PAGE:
In the garden with Georgina Reid
Founder of The Planthunter
Please describe your garden
As might be expected, my garden is not easy to describe. When we arrived around three years ago it was wild and overgrown. We’ve slowly been clearing weeds (and 30 years of accumulated junk) and seeing what’s underneath. I’ve planted out patches of mostly endemic species, plus a bunch of other tough succulents and perennials. I haven’t done a plan, and I won’t, even though my background is in landscape design. I guess I am most interested in gardening as a conversation with place, rather than an imposition on a place.
Because of my approach, my garden looks more like a tangle of weird things than a garden. I think it’s beginning to develop a sort of mad visual cohesiveness, though this is not my only concern. Whilst it is important to me that my garden is beautiful (to me), it’s equally as important that it is a home and a refuge for other lives as well – birds, insects, plants, microbes, worms.
What is your favourite part of the garden?
My favourite part of the garden is the one I’m currently touching, smelling, seeing. It changes daily and I definitely cannot pick favourites! My attention is usually drawn by light – a scene or plant that might be nondescript at one time of day can transform, as if by magic, when the light shifts. I love capturing these moments in the garden.
What does ‘garden’ mean to you?
‘Garden’ is both noun and verb. I love this. It is a place of connection and an action grounded in care. To garden is to listen, observe, experiment and play. To garden is to care. To garden is to cultivate beauty. To garden is to be engaged with the mess of life at its most particular and universal. What a wonderful pursuit.
What can we learn from the act of gardening?
The garden teaches the gardener humility, acceptance, patience and wonder. It reminds those of us lucky to have our own patch of soil, that to care for land and the lives that grow from it is both a privilege and responsibility.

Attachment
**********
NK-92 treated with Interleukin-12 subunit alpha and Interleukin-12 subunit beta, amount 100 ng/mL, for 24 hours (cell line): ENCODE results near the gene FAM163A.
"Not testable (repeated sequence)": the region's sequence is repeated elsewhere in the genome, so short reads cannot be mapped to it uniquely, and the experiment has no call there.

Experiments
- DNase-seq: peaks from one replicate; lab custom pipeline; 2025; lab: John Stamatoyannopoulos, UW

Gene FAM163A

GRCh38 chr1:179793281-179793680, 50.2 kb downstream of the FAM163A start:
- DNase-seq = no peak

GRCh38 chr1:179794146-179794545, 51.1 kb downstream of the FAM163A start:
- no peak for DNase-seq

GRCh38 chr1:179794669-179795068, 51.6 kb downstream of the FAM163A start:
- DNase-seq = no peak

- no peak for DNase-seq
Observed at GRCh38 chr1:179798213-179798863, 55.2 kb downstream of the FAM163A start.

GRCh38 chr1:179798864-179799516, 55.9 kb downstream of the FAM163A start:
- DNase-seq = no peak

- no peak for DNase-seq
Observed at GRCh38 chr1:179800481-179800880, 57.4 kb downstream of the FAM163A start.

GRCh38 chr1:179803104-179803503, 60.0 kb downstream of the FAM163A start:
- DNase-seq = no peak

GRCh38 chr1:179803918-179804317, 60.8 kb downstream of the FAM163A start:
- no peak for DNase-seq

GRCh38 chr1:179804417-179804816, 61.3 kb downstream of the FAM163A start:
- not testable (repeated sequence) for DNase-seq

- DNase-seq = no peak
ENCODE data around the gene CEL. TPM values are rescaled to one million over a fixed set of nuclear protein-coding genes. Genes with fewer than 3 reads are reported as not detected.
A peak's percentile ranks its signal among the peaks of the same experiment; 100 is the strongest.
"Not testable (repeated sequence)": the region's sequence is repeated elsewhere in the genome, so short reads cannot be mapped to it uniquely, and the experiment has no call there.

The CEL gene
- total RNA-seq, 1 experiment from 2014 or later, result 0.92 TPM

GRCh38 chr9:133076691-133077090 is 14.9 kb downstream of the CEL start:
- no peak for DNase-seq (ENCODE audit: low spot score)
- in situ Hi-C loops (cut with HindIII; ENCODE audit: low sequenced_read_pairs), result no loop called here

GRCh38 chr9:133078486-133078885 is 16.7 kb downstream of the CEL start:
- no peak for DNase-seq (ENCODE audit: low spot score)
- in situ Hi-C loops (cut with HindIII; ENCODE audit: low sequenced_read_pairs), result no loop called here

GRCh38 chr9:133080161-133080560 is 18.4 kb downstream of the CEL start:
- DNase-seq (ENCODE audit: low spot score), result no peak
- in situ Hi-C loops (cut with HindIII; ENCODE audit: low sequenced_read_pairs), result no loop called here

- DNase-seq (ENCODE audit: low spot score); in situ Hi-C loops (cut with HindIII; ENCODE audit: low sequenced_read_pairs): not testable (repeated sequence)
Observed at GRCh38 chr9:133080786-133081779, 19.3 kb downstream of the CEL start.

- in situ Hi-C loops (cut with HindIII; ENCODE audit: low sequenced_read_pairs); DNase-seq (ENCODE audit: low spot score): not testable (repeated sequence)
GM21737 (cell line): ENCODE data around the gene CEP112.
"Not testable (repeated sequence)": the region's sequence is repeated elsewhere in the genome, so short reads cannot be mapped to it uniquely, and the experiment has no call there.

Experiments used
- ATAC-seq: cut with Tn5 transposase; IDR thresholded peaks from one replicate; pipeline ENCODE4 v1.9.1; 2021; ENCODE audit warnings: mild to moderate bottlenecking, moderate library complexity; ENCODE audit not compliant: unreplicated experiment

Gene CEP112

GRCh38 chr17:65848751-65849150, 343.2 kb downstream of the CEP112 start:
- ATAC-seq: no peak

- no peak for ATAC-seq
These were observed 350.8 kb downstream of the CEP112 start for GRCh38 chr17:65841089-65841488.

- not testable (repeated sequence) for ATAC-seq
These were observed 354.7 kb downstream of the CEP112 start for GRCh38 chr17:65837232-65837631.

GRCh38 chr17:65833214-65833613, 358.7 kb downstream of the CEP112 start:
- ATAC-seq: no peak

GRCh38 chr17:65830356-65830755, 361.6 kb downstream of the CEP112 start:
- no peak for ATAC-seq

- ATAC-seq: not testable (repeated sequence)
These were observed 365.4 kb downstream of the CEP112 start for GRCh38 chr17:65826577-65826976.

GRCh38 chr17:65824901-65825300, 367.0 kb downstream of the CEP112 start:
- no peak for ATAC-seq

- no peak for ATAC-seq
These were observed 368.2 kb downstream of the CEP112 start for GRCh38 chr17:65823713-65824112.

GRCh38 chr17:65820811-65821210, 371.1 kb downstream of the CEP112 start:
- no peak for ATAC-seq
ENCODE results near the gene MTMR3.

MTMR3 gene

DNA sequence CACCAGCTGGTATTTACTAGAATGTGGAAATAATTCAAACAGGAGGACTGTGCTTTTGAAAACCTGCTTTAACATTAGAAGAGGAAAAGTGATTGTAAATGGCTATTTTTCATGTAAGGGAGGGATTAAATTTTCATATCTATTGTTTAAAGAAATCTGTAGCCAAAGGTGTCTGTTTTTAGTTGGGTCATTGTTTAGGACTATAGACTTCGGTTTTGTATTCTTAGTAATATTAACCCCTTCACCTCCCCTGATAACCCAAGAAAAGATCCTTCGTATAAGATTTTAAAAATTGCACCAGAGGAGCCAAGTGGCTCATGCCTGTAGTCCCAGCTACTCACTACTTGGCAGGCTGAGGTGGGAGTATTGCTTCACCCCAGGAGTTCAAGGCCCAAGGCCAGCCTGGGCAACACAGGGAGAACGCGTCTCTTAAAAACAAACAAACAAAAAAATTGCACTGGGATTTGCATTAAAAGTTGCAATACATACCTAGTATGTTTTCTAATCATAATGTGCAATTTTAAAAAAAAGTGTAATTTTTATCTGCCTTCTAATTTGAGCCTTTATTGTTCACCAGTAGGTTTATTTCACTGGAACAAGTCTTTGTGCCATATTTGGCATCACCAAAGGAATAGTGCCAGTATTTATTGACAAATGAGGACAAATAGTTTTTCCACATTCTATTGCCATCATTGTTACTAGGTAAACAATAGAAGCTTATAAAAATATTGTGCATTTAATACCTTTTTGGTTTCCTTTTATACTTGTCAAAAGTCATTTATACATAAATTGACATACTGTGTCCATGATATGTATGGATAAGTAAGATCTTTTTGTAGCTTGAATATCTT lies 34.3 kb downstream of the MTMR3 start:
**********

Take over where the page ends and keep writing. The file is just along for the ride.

How has your own garden changed with you in the time you have lived here?
My garden changes every day. The weeds grow overnight and the shrubs I planted as a windbreak a few years ago are not growing fast enough. As always. There is always something to appreciate, and always a weed to pull. This never changes.
What role has your garden played in the last 6 months of the COVID-19 situation?
I work from home all the time, regardless of global pandemics. The garden has played its usual role over these last months. Garden as therapist, physical trainer, spiritual guide, home. I am very lucky.
Why are green spaces important to urban life?
Humans co-evolved with plants. We know them, we need them. It really is that simple. Living divorced from other-than-human lifeforms is a very recent human experiment and the cracks are showing. The more time we spend trying to convince ourselves we don’t need nature, that we’re separate from nature, the more damage we do. Green spaces are important to urban life because green spaces are important for all life.
If you could visit any garden in Sydney what would it be?
I’ve had the privilege of visiting many amazing Sydney gardens. If I could travel back in time, I’d love to see the pre-1788 gardens of Sydney. And by garden, I mean a landscape shaped by relationship and care. I would love to walk with the first custodians of this land.
Why did you start The Planthunter?
I started The Planthunter because I wanted to tell stories that highlight the connections that bind humans to the other-than-human world in a way that encourages connection and contemplation. I want to seduce people into caring, seeing, here, now. We’ve got work to do.
What projects do you have coming up?
I am currently working on the first issue of Wonderground, a new print journal exploring the human connection to landscape, plants and place. It is the physical manifestation of The Planthunter digital platform. The first issue will be out in early 2021 and I am very excited.
Wonderground is not a magazine, it is not a book, but grows in the fertile soil somewhere in between. Each issue of Wonderground responds to one key idea, articulated and explored via essays, interviews with designers, artists and thinkers, poetry, photo essays and opinion. It’s shaping up to be very special, and very beautiful. I cannot wait to share more!